January 24, 2011
DNS stands as for Domain Name Server – a server (literally serving your requests) that converts the long and wordy web addresses you type into a browser into shorter, machine-decodable strings of numbers called IP (for Internet Protocol) addresses. It’s just like looking up a telephone number by doing a name search. And it’s done for you everytime you go to a web address (like http://gtveloce.com/ or whatever).
Now sometimes your local DNS ‘phonebook’ is down or just not up to date (it can be a day or more out of date). So when you search for a website it just doesn’t appear onscreen, even when you ‘know’ it’s there. Perhaps you even put it there. That’s dodgy DNS for you. So you may wish to bypass your local DNS instead… but how do you do that?
Well you can simply replace your DNS server record in Windows (or any other operating system). It’s safe and easy and completely reversible, just remember to write down your current settings (if any), just in case you need to revert.
There are usually just 2 alternative DNS address settings and your operating system tries one firstly and if it times out it tries the next. Sometimes your ISP (or Internet Service Provider) pushes the settings out to you automagically and other times they ask you (or some software) to do it instead. You may need to reboot after changing the settings, too, but only if it doesn’t seem to work straight up.
Here are the instructions (for Windows XP, but Windows in general will be similar).
start->control panel->network connections->local area connection (NOT internet settings – well not usually, anyway – trust me)
->click on ‘properties‘ and a box opens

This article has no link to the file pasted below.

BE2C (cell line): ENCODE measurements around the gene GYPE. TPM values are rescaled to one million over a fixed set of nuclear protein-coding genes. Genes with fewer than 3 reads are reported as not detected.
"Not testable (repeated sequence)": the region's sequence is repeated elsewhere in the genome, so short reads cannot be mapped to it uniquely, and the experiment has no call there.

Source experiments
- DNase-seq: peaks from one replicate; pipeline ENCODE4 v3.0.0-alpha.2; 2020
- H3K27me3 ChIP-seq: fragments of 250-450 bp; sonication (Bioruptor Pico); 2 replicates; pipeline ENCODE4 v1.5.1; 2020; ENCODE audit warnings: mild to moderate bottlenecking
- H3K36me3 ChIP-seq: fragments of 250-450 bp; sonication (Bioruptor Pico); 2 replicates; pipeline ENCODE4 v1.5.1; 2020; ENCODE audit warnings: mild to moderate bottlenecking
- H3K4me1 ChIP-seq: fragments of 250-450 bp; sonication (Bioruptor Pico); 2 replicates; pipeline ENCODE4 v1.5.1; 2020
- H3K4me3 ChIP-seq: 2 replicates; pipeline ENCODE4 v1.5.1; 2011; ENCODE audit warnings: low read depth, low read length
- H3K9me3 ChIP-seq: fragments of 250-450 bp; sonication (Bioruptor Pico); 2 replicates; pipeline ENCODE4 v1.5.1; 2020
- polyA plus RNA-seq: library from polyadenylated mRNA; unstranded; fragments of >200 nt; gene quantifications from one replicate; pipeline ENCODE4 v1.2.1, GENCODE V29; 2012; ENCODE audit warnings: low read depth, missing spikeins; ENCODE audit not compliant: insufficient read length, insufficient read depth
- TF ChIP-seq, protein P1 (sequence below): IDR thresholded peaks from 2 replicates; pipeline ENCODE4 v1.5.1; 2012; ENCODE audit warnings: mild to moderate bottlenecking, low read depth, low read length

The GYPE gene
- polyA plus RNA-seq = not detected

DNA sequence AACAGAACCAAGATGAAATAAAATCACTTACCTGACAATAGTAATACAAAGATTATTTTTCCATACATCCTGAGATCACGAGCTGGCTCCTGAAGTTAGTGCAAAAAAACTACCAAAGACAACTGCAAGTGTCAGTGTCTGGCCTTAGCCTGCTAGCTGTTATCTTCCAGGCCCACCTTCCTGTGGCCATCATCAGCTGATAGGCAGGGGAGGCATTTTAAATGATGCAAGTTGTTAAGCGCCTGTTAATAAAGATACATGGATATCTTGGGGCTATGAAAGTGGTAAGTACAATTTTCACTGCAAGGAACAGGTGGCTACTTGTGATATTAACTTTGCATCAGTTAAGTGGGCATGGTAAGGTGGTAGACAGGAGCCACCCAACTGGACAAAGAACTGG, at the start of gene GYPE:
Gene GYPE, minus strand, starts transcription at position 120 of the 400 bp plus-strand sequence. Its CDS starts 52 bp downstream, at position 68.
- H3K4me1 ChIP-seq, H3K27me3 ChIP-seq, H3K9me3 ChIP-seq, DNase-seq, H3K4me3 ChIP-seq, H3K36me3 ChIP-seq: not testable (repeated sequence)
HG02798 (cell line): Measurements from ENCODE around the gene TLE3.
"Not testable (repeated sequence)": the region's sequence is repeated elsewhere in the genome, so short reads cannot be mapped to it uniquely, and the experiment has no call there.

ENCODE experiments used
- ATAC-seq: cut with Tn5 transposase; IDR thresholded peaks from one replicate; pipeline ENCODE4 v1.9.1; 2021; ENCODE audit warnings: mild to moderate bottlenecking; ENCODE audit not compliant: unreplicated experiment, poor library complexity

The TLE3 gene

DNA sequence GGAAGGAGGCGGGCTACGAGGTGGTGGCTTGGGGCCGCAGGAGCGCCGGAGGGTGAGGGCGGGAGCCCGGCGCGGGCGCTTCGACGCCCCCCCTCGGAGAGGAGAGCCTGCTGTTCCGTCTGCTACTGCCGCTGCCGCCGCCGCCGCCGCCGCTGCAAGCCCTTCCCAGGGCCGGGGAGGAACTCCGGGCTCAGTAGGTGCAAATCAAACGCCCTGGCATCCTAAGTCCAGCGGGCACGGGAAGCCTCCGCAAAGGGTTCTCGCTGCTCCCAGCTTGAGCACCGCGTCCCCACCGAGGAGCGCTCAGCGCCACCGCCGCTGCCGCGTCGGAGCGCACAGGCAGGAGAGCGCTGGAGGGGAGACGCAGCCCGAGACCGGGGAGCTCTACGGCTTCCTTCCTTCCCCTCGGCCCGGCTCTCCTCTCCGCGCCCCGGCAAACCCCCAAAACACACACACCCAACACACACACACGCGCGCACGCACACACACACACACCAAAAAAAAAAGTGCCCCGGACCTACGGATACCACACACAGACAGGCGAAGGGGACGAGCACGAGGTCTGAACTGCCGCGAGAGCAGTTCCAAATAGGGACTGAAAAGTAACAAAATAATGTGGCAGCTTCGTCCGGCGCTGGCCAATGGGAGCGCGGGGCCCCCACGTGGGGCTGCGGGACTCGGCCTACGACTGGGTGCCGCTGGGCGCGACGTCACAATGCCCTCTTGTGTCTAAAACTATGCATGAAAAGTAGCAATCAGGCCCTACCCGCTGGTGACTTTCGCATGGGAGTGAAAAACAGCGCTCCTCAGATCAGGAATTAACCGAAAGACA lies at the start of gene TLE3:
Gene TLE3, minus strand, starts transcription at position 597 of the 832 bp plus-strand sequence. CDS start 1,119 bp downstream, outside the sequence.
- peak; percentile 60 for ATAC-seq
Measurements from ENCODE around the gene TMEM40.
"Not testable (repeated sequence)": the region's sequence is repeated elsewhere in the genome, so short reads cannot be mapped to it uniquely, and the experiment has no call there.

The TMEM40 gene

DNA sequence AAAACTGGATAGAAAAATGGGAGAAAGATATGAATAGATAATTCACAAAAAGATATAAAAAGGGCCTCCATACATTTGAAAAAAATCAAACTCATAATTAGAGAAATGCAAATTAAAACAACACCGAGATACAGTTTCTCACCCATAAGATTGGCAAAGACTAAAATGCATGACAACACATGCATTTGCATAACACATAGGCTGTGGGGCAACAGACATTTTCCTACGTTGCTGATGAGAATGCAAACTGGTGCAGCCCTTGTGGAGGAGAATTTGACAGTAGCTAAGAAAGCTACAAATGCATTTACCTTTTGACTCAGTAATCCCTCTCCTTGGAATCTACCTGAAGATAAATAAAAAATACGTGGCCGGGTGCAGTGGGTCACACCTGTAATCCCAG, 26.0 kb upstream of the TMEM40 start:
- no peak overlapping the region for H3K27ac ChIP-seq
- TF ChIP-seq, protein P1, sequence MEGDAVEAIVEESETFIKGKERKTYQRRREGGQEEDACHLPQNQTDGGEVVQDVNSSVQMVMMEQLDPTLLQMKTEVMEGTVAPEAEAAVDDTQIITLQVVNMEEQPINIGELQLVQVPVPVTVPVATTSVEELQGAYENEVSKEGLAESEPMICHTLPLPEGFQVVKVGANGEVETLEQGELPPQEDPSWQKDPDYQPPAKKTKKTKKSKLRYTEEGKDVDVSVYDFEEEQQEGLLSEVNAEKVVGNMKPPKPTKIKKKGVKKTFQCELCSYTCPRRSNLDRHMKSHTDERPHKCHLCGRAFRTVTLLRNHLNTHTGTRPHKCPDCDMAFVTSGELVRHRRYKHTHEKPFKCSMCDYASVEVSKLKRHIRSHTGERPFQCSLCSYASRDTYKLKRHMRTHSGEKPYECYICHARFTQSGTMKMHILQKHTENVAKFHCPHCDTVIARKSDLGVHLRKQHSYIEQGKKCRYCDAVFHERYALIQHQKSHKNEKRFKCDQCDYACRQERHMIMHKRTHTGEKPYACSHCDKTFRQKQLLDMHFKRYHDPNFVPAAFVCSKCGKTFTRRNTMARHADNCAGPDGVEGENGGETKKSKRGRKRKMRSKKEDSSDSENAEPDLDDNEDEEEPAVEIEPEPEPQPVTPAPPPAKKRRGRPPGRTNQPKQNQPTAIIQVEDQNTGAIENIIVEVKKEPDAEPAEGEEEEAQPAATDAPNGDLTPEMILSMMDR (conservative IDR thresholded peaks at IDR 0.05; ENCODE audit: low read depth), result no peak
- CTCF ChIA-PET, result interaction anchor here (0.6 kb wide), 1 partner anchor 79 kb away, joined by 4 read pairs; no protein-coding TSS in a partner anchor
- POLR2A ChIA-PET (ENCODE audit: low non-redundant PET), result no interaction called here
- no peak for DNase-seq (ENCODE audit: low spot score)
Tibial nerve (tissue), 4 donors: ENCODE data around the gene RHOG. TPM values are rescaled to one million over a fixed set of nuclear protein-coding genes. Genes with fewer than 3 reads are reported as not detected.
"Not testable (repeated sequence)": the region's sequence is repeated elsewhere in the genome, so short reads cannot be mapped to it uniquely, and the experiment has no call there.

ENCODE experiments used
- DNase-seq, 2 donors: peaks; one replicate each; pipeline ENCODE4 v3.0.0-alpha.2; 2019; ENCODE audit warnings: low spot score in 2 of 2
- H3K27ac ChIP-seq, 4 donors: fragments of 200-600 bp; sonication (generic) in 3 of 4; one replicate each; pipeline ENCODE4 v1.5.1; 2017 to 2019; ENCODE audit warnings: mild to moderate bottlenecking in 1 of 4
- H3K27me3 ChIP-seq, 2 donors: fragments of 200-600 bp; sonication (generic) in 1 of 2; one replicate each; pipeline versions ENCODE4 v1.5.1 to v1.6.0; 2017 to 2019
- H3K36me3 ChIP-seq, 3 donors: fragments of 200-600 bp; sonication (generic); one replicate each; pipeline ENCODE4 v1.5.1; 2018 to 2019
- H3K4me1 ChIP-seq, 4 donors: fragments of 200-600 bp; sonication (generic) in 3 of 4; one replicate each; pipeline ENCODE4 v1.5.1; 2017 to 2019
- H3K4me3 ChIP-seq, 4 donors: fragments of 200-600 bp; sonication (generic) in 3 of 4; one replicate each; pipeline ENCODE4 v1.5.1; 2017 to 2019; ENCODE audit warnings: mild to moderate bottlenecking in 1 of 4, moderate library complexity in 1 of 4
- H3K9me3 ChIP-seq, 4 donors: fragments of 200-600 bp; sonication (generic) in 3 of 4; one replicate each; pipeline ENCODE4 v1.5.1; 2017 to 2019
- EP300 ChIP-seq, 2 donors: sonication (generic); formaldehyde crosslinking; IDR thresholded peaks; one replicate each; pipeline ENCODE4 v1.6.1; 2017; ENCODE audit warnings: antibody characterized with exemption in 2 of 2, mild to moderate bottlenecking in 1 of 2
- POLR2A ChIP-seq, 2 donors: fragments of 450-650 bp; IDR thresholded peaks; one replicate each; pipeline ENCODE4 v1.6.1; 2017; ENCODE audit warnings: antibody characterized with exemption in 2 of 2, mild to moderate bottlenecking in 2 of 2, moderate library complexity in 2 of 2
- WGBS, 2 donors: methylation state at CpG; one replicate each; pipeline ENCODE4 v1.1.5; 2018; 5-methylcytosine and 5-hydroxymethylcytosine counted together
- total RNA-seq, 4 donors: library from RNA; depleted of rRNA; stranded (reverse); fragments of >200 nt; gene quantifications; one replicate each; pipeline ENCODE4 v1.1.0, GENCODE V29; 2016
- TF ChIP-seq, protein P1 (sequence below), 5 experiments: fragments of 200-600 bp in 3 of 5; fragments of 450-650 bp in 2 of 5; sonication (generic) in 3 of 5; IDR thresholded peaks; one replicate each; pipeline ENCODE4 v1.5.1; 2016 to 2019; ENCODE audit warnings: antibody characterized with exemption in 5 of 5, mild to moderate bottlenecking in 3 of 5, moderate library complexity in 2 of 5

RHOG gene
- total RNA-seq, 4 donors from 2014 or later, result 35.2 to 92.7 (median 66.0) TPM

->click on (to highlight) Internet Protocol (TCP/IP) -> and then click the ‘properties‘ button underneath (another box opens)
->change from ‘obtain DNS server address automatically‘ to ‘use the following DNS server addresses‘. The DNS server addresses may already be there, if so write them down just in case you want to roll back
->Pick some DNS server addresses from the list below (start with the closest geographic ones) and see what happens. Save all the way back, see if it works in your browser or ping or tracert in a command window (if you don’t know how to do that just ignore it) to confirm – and reboot if necessary to make sure the settings have loaded. If it works, great. If not, try a different set of numbers.
Yes, it’s tedious, but so is waiting for your ISP to refresh their DNS….
Here are some apparently free public DNS servers you can use (no guarantees, not necessarily tested by me and may have even disappeared – if so, try another)
Public Aussie DNS Server: 126.96.36.199 (I tested it and it’s up and working – try it)
AU,QLD: 188.8.131.52 (very, very slow – perhaps avoid)
AU,QLD: 184.108.40.206 (fastest of these 3 – definitely try this one too)
OR try these – a bit far away from me but may be closer to you (although Google’s servers are said to be fast):
Google’s instructions (includes Win7): http://code.google.com/speed/public-dns/docs/using.html
Hope that helps you.